How a Broken Run Led to Healthy Sweating

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I selected three small arrowroots from the white container and warmed them. I need some energy for today’s run. I thought as I began munching them a few minutes later. It was Monday 27 July, 2.45 AM. I wanted to avoid previous problems of eating too close to a run and ending up belching too frequently during the run.

I had rested well the previous day on Sunday, so I was all set for the run. After finalizing my day’s target of the ‘Fallen Tree’ book that I was writing, I retreated back to bed for a brief rest before the run.

 At 4.20AM, I sank into the reed armchair in my corridor, slipped into my Nile Tulips running shoes and walked out of the house. The cold breeze extracted from me an instant smile.

When I started running a few minutes later, I was not too happy with my pace. It was rather slow. Even when I hastened it after a 10-second break, I still felt that I was running too slowly. I was even expecting that I would end up covering this first kilometer in some lousy time of 5:40 seconds and above. But to my surprise, I managed a much better time of 5:19 seconds.

The target for the second kilometer was sub-5:30. I broke into an easy run until Moi Drive then increased my pace. My right hip creaked in protest so I slowed down a bit. Thankfully, the resultant pace of 5:27 minutes was well within my target. On to the third kilometer.

At the Umoja 2 matatu terminus, Owino, a newspaper vendor-turned-matatu-tout was already shouting for people to board the next matatu.

Hamsini beba, hamsini beba!” Fifty shillings! Fifty shillings! He shouted in his deep, loud voice.

I half expected two other matatu conductors there to throw at me some cheeky remarks about running this early but thankfully, they minded their own business. I will not pause midway this third kilometer to rest. I decided and ran on, finishing the kilometer in 5:25 minutes. On to the fourth kilometer.

Things began to unravel one minute into the fourth kilometer. My right hip wasn’t behaving. It’s as if it needed some greasing. But I soldiered on, hopeful that maybe it just needed some more warming up. But just before I reached Mama junction, after the midway point of the fourth kilometer, sharp pain in my right hip brought me to a halt. I paused the running app, stopped it altogether and sighed in disappointment. This run was over. There would be no new record today; no sweat gathering on my forehead and chest as  the soles of my shoes kept smashing into the ground.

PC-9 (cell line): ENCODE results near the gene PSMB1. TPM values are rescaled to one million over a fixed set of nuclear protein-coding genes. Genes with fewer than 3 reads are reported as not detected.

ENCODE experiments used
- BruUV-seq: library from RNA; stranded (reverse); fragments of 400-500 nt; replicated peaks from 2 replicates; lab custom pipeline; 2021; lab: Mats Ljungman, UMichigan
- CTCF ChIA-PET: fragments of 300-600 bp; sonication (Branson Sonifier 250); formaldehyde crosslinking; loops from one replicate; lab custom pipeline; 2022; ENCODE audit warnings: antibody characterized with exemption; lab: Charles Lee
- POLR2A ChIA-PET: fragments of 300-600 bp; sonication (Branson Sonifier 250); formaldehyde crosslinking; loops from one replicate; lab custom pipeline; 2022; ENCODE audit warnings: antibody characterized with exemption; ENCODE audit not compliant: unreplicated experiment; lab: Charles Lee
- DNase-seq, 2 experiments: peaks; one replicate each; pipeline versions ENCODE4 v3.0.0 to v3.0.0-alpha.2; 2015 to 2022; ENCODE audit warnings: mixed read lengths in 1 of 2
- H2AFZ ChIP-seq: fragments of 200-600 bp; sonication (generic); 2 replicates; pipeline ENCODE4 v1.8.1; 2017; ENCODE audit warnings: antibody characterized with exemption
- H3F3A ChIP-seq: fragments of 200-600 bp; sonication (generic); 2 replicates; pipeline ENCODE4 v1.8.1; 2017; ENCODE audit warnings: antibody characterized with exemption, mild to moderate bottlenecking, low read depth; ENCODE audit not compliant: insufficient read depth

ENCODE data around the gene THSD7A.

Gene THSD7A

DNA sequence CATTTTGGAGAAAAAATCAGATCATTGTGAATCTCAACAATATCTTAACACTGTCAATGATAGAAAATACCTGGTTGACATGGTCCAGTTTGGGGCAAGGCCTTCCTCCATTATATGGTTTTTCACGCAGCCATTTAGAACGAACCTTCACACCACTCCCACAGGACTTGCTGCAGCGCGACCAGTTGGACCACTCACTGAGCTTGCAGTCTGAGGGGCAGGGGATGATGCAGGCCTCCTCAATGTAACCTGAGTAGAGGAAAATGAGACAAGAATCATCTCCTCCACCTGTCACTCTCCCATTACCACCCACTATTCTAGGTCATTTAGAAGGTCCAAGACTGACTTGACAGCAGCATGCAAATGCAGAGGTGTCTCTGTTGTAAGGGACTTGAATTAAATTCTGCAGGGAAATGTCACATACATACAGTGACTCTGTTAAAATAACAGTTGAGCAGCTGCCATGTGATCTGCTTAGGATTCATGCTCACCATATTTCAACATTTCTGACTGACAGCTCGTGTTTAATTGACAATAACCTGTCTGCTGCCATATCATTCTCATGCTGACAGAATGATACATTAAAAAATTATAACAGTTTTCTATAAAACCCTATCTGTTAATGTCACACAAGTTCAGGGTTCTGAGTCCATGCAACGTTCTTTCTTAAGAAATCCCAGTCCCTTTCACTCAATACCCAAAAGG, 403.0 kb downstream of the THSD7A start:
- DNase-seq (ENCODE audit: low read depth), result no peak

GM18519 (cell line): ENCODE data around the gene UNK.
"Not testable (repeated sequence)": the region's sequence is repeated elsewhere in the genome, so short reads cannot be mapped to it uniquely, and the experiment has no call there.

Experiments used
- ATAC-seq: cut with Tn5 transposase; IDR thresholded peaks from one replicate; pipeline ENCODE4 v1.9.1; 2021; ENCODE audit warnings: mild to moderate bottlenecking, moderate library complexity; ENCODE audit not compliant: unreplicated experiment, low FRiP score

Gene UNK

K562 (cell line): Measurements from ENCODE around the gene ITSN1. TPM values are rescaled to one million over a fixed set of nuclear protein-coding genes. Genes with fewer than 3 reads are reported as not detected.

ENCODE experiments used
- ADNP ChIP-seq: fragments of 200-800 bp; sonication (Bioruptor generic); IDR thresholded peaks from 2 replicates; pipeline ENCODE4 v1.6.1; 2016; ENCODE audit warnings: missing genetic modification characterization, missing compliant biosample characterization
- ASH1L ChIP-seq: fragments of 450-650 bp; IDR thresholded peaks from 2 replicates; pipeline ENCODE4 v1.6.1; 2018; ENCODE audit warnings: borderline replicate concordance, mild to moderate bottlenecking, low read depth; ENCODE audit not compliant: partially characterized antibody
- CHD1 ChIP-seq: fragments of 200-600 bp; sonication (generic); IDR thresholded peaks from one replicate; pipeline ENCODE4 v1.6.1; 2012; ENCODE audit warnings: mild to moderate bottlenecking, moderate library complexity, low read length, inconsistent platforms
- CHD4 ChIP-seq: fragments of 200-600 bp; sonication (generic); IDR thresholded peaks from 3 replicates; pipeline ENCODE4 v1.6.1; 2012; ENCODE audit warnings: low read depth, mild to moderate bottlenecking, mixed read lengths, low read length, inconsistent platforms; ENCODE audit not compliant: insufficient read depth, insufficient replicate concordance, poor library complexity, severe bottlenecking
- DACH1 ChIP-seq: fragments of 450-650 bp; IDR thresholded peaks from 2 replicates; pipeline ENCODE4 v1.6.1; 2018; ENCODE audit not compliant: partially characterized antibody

But I didn’t want to turn back, so I decided to translate the morning run into a morning walk.

If someone had taken a photo of me as I walked alongside Kangundo Road at 4.50AM, that photo would have been used to showcase despondency. I just couldn’t believe that instead of racing down this road with a grin in my heart, I was half-limping in dejection. I tried to run again but only lasted for a few steps. My right hip was on strike.

Am I paying the price for Saturday’s fast run? I wondered. In a sense, yes. That fast run had strained my hip flexors muscles. It was therefore important for me to strengthen and stretch these muscles through regular, relevant muscles.

According to webMD, hip flexors are a ‘group of muscles near the top of your thighs that are key players in moving your lower body. They let you to walk, kick, bend, and swivel your hips. But if your muscles are too tight or if you make a sudden movement, your hip flexors can stretch or tear.’ In addition, overuse or overreach of these muscles can result in the pain and discomfort like the one that transformed my run that Monday morning into a dejected walk.

bridge poseBridge PoseThe good news is that I now know what to do in order to strengthen my hip flexors and enhance their flexibility. Strength and flexibility are the two ingredients that make for healthy muscles. That’s how later that Monday, I found myself doing the bridge pose.

This yoga pose entails lying on the back with knees bent and hands and feet on the mat. Once you have done that, lift your lower back off the ground as high as possible (but don’t overdo it!) and hold on for about 10 - 60 seconds.

Such workouts that strengthen and stretch the hip flexors should become a staple of your exercises.

Let’s go running, walking or dancing now! (or simply engage in any physical activity that will break some sweat). And let’s not forget the words of Bwak the Bantu Poet, “open the door to more health by wiping some sweat from your forehead regularly.”

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